Also, be consistent in your empathetic behavior to not only your child and immediate family and friends, but strangers you are seen interacting with on a daily basis such as grocery clerks, service staff etc. If you behave in a way that doesn’t model this, own it. Explain it. Say ‘daddy said this or did that’, ‘it wasn’t very kind and I will need to do better next time’. That way you are able to show that mistakes happen, because we aren’t perfect, but admitting them and being intentional for next time is part of the process. The same principle applies for resolving conflicts and showing how we can help each other be understood, and how different outcomes result from different reactions.
4-Draw Caring Attention to Others
We can cultivate empathy in how we draw attention to ways to care for others. This is the explicitly interpersonal part of the first point, ‘Talk Feelings’. ‘Don’t you think George looks sad? How do you think we might cheer him up?’, or ‘What do you think Mommy is feeling right now?. Helping them recognize facial expressions, tone of voice and other emotional cues is an important part of emotional intelligence and tuning into others.
If something good or bad or otherwise has happened to a person, we can ask our child, ‘how do you think that makes her feel?’, and talk it through. This whole process helps in creating a link between identifying the feelings someone has, with what needs might correlate, and how we might contribute to those needs.
5- Explore Perspectives
Reading books with your child is a particularly powerful way to encourage them to see from other viewpoints. Not only is it a rich activity to share together, but a way to nourish the imagination and broad thought processes that can make empathy more accessible. The same might apply in active viewing and dialogue around films and TV shows they enjoy. These mediums offer novel ways for dropping deeply into another person’s subjectivity and perspective, which allows them to develop empathy for those who have very different lives and experiences. Additionally, these are great ways to point out incidents of unkindness and their impact and talk about alternative outcomes.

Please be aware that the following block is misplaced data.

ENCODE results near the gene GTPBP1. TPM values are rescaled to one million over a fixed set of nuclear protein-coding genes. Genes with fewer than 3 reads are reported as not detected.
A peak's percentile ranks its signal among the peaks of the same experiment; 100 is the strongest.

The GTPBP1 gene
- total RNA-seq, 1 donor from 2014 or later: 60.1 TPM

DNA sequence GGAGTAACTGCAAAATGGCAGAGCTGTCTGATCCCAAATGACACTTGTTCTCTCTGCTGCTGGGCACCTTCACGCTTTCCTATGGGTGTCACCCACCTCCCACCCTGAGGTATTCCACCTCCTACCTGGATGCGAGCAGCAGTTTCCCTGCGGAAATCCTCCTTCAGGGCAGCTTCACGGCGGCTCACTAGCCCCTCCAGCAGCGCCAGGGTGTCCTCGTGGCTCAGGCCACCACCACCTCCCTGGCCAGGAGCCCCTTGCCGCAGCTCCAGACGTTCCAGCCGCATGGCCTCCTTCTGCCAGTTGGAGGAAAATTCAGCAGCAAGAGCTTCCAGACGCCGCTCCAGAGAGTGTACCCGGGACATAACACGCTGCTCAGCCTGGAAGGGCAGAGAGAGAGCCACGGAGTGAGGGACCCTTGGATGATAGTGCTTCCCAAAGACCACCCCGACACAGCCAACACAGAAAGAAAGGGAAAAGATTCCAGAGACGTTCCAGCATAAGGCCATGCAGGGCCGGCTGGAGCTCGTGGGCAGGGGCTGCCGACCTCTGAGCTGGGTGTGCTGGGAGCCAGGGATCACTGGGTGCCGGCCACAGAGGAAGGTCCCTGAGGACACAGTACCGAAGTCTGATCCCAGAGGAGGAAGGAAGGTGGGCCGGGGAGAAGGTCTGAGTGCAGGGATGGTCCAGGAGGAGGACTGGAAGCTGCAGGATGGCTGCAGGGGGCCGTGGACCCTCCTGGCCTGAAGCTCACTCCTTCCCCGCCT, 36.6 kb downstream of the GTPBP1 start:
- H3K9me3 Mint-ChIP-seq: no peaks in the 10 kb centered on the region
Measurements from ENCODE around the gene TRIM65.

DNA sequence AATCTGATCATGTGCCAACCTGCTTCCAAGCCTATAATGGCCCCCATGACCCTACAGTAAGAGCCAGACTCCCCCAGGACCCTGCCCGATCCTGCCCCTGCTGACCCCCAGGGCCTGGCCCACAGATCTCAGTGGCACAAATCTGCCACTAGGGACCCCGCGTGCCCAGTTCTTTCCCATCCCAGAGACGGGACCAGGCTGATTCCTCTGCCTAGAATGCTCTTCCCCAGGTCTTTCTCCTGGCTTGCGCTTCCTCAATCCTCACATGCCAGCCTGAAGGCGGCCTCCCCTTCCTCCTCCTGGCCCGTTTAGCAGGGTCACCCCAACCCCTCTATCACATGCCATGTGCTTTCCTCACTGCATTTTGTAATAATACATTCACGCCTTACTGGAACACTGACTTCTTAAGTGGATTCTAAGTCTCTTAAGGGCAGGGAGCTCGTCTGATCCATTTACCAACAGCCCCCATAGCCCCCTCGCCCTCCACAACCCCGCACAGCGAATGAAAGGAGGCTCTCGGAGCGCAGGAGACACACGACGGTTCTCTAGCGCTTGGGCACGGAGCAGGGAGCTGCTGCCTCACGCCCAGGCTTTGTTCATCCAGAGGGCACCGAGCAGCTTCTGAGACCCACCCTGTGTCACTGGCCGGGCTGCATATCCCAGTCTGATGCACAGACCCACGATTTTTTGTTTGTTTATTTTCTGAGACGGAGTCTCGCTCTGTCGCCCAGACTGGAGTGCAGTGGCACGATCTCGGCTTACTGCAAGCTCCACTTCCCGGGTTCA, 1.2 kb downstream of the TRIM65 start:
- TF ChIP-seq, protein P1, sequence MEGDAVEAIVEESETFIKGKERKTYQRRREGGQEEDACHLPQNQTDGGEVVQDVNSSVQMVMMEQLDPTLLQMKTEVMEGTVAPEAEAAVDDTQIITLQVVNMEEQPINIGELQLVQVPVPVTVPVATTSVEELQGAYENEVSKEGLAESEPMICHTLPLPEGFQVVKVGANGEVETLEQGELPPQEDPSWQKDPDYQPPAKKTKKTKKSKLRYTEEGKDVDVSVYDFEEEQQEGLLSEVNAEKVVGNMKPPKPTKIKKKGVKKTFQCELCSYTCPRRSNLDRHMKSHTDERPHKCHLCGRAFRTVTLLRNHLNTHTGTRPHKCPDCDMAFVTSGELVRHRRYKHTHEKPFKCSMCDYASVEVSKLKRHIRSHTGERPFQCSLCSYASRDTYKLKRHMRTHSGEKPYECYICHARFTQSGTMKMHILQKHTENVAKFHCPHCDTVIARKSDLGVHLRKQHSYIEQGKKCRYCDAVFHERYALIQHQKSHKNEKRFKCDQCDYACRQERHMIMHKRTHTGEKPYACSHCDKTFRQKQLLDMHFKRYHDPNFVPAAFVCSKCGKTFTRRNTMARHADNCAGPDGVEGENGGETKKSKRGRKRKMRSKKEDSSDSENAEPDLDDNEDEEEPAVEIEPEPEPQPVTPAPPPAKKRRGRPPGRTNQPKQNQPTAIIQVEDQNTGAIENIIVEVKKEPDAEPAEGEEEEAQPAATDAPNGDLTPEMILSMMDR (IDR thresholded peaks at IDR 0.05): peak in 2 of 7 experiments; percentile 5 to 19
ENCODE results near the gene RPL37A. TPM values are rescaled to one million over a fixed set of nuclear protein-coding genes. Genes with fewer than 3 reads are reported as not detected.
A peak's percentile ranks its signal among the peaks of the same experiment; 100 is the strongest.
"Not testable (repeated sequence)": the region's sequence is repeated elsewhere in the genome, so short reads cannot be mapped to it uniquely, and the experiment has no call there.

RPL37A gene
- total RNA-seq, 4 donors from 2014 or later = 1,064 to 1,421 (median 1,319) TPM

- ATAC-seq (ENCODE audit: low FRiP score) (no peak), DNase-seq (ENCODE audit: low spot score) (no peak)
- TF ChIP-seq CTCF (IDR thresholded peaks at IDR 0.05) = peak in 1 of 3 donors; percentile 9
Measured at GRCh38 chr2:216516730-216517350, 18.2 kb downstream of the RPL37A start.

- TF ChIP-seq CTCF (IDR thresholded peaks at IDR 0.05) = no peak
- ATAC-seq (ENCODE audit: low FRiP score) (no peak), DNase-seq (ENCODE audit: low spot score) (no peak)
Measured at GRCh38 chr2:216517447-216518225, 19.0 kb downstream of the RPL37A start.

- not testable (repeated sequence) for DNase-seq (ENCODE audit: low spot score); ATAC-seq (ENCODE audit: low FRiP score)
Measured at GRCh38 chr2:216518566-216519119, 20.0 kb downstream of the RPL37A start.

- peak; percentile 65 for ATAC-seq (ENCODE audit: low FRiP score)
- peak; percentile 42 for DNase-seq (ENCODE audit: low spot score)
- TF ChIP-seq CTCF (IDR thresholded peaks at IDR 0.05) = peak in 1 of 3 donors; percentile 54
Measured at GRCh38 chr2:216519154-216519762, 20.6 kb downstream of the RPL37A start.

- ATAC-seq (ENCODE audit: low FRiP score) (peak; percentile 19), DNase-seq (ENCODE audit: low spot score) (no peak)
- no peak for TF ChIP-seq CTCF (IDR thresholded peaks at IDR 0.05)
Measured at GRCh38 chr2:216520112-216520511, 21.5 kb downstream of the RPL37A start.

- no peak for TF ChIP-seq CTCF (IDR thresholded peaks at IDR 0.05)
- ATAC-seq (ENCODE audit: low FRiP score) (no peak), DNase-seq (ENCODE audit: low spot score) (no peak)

6- Keep Daily Track of Kinds Acts
Studies have shown kids that intentionally go out each day planning to do a certain number of kind acts, have a notable increase in feelings of happiness. Make family acts of kindness a regular thing, from ways of helping each other, our neighbors and friends, to broader acts of regular volunteering and community service.
Also, asking, ‘what’s something nice someone did for you today?’, or ‘What’s something kind you did for a friend?’, or ‘How do you think your sister is going to feel when she sees what you drew for her?’ are all powerful ways to a) underline the impact of their behavior, b) show that talking about the day isn’t all about how they feel but about others too, c) help them internalize the power of empathy and themselves as a ‘helper’. It is also a beautiful way to praise and highlight their altruistic and kind-hearted qualities and show they are valued.
7- Expand Your Child’s Scope of Care
Expanding your child’s scope of care from what seems immediately tangible and visible to them, in family, friends, community, etc. is incredibly important. We tend to want to shelter our children from the big bad things in the world, and obviously, to a certain extent, there are details we still should. However, the fact that the world can be a tragic or scary place is very visible to them, in school, on the news, in so many messages throughout the day. It can’t be avoided.
Talking to kids about social and environmental global issues opens up their empathetic thinking. We show them that these things matter, we show them the small ways they can give care to them, and we engage in continual age appropriate dialogue about them together. This sets the foundation for a ‘We’ not ‘Me’ mentality, and broadens the scope of their capacity for compassion and thoughtfulness.